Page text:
The Epistemology of Cognitive Science and Neuroscience

Edouard Machery


University of Pittsburgh

The goal of this series of five lectures is to introduce students to the recent debates about the epistemology of cognitive science and cognitive neuroscience: How do we know about cognition? Among the discovery heuristics and confirmation strategies that are used in cognitive science and in cognitive neuroscience, which ones are justified and which ones should be rejected and criticized? What is the proper form of explanation in cognitive science and neuroscience? The topics examined in this series of lectures will intersect with more general issues in the philosophy of science (e.g., are all explanations mechanistic?) and in the philosophy of statistics (e.g., Should we reject classical statistics?).


Lecture 1. Mechanistic Explanation in Cognitive Science

Some philosophers of cognitive science and of neuroscience have recently argued that genuine explanations in cognitive science and in neuroscience are mechanistic, and that apparently non-mechanistic explanations are merely incomplete mechanistic explanations or drafts of to-be-completed mechanistic explanations. Call this view “the mechanistic stance.” In this lecture, I will first explain what mechanistic explanations are, then present the arguments from the mechanistic stance, before finally assessing it.


1.      Craver, C. F. (2007). Explaining the brain. Oxford: Oxford University Press. Chapter 4.

2.      Piccinini, G., & Craver, C. (2011). Integrating psychology and neuroscience: Functional analyses as mechanism sketches. Synthese, 183(3), 283-311.


Lecture 2. Dissociations

Dissociations in neuropsychology are one of the most important forms of evidence to identify the processes that underlie human beings’ cognitive capacities. On the other hand, what can be inferred from dissociations remains controversial. In this lecture, we will review the debates about the epistemology of dissociations.


1.      Davies, M. (2010). Double dissociation: Understanding its role in cognitive neuropsychology. Mind & Language, 25, 500-540.

2.      Plaut, D. C. (1995). Double dissociation without modularity: evidence from connectionist neuropsychology. Journal of Clinical and Experimental Neuropsychology, 17, 291-321.

3.      Shallice, T. (1988). From Neuropsychology to Mental Structure. Cambridge: Cambridge University Press. Chapters 10-11.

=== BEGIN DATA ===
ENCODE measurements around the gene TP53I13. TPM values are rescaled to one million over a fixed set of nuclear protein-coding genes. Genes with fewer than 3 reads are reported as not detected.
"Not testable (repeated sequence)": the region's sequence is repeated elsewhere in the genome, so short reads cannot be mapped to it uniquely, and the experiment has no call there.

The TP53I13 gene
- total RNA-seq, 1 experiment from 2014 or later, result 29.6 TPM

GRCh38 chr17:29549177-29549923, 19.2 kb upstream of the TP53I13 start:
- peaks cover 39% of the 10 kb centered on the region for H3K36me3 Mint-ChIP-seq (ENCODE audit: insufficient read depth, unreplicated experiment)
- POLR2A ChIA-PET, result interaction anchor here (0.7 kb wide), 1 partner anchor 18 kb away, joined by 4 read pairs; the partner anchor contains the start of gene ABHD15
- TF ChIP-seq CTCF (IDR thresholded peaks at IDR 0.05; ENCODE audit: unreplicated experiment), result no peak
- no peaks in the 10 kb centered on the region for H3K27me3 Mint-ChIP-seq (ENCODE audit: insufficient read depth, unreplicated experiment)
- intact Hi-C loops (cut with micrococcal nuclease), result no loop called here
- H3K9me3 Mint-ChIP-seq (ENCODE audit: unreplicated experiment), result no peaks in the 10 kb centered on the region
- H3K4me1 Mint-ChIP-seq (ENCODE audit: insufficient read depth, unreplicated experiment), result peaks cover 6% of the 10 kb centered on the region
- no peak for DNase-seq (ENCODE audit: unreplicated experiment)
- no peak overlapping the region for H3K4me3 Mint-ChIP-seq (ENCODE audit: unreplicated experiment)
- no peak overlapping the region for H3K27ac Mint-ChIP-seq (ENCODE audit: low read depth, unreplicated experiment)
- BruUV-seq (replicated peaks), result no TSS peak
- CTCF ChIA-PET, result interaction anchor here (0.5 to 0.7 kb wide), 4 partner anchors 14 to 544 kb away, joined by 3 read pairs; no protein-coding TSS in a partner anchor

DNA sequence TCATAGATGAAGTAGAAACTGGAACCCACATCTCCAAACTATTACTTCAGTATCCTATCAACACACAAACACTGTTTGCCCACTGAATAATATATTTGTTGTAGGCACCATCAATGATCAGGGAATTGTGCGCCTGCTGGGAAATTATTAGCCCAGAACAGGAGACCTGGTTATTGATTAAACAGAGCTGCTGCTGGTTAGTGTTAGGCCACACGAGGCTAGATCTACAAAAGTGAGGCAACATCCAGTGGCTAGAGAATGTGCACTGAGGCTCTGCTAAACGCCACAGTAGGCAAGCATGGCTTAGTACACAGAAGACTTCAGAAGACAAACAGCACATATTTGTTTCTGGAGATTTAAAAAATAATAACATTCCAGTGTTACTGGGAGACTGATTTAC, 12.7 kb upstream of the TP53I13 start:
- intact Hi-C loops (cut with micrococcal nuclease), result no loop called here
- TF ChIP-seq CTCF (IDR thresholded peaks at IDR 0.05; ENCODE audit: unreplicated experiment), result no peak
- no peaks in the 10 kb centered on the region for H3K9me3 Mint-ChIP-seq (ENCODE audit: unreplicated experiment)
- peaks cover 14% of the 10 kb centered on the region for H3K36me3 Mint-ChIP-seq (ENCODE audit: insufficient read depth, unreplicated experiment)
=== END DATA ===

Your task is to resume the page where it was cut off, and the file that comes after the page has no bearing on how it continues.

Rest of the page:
Lecture 3. Neuroimagery

In this lecture we will examine two forms of inference used in cognitive neuroscience: forward inference and reverse inference. Debates about the validity of each form of inference are extremely intense. The inferences will be presented before discussion and assessing the criticisms raised against them.


1.      Henson, R. (2006). Forward inference using functional neuroimaging: dissociations versus associations. Trends in Cognitive Sciences, 10, 64-69.

2.      Machery, E. (2012). Dissociations in Neuropsychology and Cognitive Neuroscience. Philosophy of Science, 79(4), 490-518.

3.      Machery, E. (in press). In Defense of Reverse Inference. The British Journal for the Philosophy of Science.

4.      Poldrack, R. A. (2006). Can cognitive processes be inferred from neuroimaging data? Trends in Cognitive Sciences, 10, 59-63.


Lecture 4. Significance Testing and Cognitive Neuroscience

Recently, it has been argued that neuroimagery fails to provide evidence for functional hypotheses about brain areas or networks because it relies on significance testing (aka, null hypothesis significance testing). If correct, this argument would have drastic consequences and would call into question much of cognitive neuroscience. In this lecture, we will discuss and assess this argument.


1.      Klein, C. (2010). Images are not the evidence in neuroimaging. The British Journal for the Philosophy of Science, 61, 265-278.

2.      Machery, E. (in press). Significance testing in neuroimagery. In M. Sprevak (Ed.), New Waves in the Philosophy of Mind.


Lecture 5. Classical Statistics

Classical statistics (in particular, significance testing) is the most influential statistical framework for drawing statistical inferences in psychology as in many other sciences (epidemiology, ecology, etc.). However, it has been extensively criticized by Bayesians. In this lecture, I will examine the claim that classical statistics gives rise to paradoxes.